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Is nookie an athletic no-no?

From Thursday's Globe and Mail

THE QUESTION

Should I have sex the night before a competition?

THE ANSWER

The debate over whether precompetition sex helps or hurts athletic performance tends to be argued with clichés rather than scientific studies.

The conventional wisdom was articulated by Mickey Goldmill, the hard-nosed trainer in the original Rocky movie: "Women weaken legs."

Legendary New York Yankees manager Casey Stengel took a more conciliatory stance: "It's not the sex that wrecks these guys, it's staying up all night looking for it."

A comprehensive review of the literature in the Clinical Journal of Sport Medicine by Ian Shrier and Samantha McGlone of Montreal's McGill University found only three relevant studies of morning-after prowess.

One measured grip strength in married male athletes, either after sex the night before or after at least six days of abstinence, and found no difference. A similar study looked at a wider range of indicators including reaction time, stair climbing and balance - and again found no apparent effect. Finally, a treadmill test of subjects who had been randomly assigned to either have sex or abstain 12 hours before the test found no effect on aerobic power or two other variables.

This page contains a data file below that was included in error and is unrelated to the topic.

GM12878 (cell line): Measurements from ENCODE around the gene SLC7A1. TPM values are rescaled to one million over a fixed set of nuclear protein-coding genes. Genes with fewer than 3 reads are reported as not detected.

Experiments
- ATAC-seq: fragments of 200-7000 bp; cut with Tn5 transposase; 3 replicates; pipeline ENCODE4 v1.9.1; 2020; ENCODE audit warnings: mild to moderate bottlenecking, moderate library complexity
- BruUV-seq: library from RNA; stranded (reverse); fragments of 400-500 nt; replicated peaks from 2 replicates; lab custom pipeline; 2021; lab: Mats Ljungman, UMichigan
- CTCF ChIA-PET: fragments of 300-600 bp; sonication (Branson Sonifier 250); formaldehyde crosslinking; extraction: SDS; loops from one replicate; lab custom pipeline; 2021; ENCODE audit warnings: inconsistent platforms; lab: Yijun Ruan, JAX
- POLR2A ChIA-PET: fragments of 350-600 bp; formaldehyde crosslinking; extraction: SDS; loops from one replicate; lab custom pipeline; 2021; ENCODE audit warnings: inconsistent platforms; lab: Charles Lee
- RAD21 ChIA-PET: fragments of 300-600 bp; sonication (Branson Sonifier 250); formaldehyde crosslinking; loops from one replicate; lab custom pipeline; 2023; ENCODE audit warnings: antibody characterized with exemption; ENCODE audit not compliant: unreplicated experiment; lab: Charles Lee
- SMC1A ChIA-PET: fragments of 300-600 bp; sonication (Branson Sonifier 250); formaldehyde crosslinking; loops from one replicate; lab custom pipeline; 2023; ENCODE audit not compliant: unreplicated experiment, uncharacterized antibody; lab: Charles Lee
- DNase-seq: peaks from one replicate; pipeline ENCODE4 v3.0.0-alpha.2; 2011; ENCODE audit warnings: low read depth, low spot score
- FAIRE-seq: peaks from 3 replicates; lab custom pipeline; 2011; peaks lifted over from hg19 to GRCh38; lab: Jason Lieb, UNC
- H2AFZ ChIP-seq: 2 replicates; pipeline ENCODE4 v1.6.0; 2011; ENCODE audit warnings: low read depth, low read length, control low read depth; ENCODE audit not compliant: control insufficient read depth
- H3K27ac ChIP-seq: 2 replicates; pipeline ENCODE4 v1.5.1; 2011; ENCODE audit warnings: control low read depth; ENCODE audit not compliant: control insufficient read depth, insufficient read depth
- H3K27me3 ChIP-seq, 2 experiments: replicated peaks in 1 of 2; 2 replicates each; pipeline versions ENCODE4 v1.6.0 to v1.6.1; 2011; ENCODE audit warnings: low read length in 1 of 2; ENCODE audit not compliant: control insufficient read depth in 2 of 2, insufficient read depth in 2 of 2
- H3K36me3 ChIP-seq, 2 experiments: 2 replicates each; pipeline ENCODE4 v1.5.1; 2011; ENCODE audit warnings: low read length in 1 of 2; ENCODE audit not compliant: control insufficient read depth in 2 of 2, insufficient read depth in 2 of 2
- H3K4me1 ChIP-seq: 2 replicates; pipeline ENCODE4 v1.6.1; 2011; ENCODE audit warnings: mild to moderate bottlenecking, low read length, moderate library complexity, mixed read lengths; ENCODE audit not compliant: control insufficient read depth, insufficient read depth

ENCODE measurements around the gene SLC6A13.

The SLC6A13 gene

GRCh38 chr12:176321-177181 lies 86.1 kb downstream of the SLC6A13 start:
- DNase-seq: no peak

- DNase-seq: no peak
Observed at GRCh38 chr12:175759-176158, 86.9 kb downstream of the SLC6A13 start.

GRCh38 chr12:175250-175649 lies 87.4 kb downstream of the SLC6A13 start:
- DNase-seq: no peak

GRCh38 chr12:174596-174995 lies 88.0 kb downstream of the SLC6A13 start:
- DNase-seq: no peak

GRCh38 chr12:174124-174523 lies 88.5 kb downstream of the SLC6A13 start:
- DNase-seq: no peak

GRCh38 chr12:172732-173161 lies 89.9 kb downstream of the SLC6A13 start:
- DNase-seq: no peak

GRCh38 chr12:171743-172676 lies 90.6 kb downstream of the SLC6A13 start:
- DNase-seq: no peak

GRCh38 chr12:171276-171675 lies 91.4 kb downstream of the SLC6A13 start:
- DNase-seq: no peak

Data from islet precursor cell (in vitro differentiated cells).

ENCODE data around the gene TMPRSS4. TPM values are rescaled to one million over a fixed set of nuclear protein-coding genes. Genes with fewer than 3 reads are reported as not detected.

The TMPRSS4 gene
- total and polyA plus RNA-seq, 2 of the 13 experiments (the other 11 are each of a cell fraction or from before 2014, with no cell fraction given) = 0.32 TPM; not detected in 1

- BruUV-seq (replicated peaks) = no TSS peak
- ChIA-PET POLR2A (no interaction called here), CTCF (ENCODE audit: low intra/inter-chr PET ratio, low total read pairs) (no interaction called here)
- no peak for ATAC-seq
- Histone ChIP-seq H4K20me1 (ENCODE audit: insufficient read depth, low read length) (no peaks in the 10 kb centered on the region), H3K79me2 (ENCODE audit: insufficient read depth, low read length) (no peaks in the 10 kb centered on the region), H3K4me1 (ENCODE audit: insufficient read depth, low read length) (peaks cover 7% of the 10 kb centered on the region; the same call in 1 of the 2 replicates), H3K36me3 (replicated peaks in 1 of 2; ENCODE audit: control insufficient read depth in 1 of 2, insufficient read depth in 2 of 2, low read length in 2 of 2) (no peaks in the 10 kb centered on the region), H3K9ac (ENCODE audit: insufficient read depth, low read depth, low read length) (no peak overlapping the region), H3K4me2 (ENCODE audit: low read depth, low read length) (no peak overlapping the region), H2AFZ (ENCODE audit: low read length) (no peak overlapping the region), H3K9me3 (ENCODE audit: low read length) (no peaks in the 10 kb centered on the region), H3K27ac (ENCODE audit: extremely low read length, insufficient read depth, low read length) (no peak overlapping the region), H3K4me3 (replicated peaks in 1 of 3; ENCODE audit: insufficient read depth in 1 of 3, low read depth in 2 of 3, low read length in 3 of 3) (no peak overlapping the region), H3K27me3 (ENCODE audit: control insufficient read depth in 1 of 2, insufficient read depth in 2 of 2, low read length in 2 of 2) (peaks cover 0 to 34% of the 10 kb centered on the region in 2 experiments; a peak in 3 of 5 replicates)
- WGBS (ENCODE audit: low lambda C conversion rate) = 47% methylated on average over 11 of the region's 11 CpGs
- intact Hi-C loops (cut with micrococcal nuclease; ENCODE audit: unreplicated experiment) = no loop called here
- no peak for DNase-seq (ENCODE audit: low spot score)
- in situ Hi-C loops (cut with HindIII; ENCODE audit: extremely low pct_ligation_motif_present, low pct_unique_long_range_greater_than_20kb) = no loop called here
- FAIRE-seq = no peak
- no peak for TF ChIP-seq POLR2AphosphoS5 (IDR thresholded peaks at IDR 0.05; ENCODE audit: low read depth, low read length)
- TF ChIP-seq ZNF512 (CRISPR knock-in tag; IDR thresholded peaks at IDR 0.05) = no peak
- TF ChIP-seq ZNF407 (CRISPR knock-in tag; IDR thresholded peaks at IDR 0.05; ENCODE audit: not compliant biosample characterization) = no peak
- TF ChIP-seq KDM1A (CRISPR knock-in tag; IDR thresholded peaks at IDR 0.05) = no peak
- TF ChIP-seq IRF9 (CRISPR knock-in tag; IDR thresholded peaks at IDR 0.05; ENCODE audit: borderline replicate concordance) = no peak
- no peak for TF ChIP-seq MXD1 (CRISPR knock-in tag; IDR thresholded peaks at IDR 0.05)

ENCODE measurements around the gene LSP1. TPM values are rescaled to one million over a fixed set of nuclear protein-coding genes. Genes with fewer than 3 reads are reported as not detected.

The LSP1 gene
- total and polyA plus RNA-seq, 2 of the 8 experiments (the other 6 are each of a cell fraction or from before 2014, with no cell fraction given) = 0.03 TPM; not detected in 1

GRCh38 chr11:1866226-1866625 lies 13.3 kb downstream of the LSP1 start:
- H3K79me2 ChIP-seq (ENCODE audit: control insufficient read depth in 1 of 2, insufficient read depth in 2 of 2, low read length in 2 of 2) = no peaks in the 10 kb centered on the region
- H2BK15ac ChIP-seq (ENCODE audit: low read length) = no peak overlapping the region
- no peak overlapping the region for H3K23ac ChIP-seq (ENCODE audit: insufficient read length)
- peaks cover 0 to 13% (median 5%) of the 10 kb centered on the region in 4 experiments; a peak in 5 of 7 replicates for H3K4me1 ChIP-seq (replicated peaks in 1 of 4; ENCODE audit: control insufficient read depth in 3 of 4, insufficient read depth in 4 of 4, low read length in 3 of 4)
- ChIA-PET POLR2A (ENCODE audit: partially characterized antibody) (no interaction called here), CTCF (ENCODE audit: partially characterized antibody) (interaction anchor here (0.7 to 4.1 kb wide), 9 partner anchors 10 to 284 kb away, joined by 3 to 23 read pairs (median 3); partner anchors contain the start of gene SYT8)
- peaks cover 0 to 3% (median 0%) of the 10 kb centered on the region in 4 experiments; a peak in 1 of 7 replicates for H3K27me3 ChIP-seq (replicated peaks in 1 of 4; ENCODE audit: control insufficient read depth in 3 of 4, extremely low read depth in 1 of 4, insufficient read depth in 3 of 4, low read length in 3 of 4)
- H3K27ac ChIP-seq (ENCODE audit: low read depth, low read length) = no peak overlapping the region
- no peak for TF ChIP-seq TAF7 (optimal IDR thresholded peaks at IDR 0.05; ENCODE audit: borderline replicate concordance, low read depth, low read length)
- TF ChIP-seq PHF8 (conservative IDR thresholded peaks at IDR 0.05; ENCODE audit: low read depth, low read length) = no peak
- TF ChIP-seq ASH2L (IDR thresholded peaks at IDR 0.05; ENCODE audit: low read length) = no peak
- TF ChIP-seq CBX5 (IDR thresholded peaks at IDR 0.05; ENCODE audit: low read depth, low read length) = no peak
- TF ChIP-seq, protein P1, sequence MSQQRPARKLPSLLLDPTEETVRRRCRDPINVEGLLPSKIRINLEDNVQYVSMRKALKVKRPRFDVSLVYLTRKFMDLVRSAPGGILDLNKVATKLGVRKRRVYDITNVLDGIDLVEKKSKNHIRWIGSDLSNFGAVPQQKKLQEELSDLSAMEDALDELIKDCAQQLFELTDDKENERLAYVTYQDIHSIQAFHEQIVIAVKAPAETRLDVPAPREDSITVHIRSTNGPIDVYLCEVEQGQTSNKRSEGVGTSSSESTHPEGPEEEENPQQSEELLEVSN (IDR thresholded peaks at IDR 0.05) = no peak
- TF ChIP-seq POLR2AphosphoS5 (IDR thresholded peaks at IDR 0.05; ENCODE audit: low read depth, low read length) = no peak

And those studies were only on men - the question of whether women's legs are weakened doesn't appear even to arise. The review appeared in 2000, but Dr. Shrier says he's unaware of any significant developments since then.

Physiological changes are only part of the equation, though. Sex undoubtedly affects mood, and changes in traits such as aggression may influence performance. But sports psychologists believe that the optimal state of mental arousal is very personal: Some athletes need to be psyched up and others need to be calmed down in order to perform at their best.

That means there probably isn't a definitive answer that applies to everyone - which leaves the final word to Ms. McGlone, who went on to be the top Canadian triathlete at the 2004 Olympic Games and is now one of the top Ironman triathletes in the world.

"All I can advise is, before a big race stick with your usual routine, whatever that may be," she says. With one proviso.

"Just try to get a good night's sleep."

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